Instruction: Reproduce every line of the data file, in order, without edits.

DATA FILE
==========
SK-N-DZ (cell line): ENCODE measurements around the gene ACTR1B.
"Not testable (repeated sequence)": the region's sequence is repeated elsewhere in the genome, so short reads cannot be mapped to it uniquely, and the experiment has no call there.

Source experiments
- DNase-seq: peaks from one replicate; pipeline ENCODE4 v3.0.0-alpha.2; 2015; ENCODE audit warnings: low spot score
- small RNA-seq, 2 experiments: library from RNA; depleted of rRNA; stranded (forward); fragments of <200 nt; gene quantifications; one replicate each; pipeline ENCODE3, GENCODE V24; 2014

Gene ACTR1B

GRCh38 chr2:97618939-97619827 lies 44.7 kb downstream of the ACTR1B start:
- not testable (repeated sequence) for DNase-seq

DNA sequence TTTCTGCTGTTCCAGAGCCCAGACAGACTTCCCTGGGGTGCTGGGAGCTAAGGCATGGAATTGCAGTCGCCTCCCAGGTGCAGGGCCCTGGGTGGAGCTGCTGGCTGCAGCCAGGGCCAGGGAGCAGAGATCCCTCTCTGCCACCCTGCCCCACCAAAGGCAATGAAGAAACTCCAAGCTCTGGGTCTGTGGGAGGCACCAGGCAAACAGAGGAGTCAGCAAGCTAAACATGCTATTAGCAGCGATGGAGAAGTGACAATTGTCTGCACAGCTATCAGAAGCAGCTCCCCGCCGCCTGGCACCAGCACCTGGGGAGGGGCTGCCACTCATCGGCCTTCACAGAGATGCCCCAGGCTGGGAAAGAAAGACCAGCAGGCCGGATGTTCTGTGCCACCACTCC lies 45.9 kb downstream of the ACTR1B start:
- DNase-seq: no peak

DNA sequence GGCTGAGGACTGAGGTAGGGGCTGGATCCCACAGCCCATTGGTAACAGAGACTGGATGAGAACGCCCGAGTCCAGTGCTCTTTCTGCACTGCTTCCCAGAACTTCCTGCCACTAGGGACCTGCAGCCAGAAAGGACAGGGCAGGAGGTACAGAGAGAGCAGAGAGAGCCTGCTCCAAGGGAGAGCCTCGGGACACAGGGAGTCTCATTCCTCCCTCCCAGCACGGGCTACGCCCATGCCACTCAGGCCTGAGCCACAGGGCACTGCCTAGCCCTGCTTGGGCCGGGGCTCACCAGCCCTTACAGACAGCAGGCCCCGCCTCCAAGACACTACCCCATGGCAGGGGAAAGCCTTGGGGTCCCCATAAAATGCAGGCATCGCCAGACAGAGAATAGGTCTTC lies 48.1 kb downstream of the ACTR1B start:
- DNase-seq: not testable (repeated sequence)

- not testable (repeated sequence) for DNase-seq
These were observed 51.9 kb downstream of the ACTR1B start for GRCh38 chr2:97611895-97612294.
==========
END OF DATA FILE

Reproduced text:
SK-N-DZ (cell line): ENCODE measurements around the gene ACTR1B.
"Not testable (repeated sequence)": the region's sequence is repeated elsewhere in the genome, so short reads cannot be mapped to it uniquely, and the experiment has no call there.

Source experiments
- DNase-seq: peaks from one replicate; pipeline ENCODE4 v3.0.0-alpha.2; 2015; ENCODE audit warnings: low spot score
- small RNA-seq, 2 experiments: library from RNA; depleted of rRNA; stranded (forward); fragments of <200 nt; gene quantifications; one replicate each; pipeline ENCODE3, GENCODE V24; 2014

Gene ACTR1B

GRCh38 chr2:97618939-97619827 lies 44.7 kb downstream of the ACTR1B start:
- not testable (repeated sequence) for DNase-seq

DNA sequence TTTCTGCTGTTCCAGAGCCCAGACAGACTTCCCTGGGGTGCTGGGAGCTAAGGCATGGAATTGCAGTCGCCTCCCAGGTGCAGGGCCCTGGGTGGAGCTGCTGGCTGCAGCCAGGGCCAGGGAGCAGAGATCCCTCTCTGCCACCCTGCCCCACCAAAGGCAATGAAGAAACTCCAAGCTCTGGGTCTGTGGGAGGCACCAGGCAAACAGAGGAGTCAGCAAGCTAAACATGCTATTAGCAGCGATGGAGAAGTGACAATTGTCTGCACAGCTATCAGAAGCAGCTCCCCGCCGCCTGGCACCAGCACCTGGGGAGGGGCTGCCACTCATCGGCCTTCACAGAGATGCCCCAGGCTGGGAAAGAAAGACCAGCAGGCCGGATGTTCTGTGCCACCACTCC lies 45.9 kb downstream of the ACTR1B start:
- DNase-seq: no peak

DNA sequence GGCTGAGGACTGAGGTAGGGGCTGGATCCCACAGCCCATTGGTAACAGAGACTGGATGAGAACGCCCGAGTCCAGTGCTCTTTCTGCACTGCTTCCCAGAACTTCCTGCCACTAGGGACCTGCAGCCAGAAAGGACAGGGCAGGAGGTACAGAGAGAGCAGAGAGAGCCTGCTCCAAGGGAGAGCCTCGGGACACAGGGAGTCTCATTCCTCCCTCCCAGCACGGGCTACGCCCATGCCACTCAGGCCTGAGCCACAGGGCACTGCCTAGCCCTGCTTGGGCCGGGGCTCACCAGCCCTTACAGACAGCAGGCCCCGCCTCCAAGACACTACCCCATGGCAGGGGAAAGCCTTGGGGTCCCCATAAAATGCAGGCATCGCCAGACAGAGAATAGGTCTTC lies 48.1 kb downstream of the ACTR1B start:
- DNase-seq: not testable (repeated sequence)

- not testable (repeated sequence) for DNase-seq
These were observed 51.9 kb downstream of the ACTR1B start for GRCh38 chr2:97611895-97612294.